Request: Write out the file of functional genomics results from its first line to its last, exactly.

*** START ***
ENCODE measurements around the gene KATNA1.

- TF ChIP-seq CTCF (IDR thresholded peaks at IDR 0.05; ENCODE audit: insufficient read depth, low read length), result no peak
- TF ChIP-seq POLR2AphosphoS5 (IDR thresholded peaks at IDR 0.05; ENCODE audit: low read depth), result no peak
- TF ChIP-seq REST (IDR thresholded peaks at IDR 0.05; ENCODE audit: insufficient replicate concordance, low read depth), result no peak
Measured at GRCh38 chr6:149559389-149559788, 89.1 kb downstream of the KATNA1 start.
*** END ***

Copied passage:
ENCODE measurements around the gene KATNA1.

- TF ChIP-seq CTCF (IDR thresholded peaks at IDR 0.05; ENCODE audit: insufficient read depth, low read length), result no peak
- TF ChIP-seq POLR2AphosphoS5 (IDR thresholded peaks at IDR 0.05; ENCODE audit: low read depth), result no peak
- TF ChIP-seq REST (IDR thresholded peaks at IDR 0.05; ENCODE audit: insufficient replicate concordance, low read depth), result no peak
Measured at GRCh38 chr6:149559389-149559788, 89.1 kb downstream of the KATNA1 start.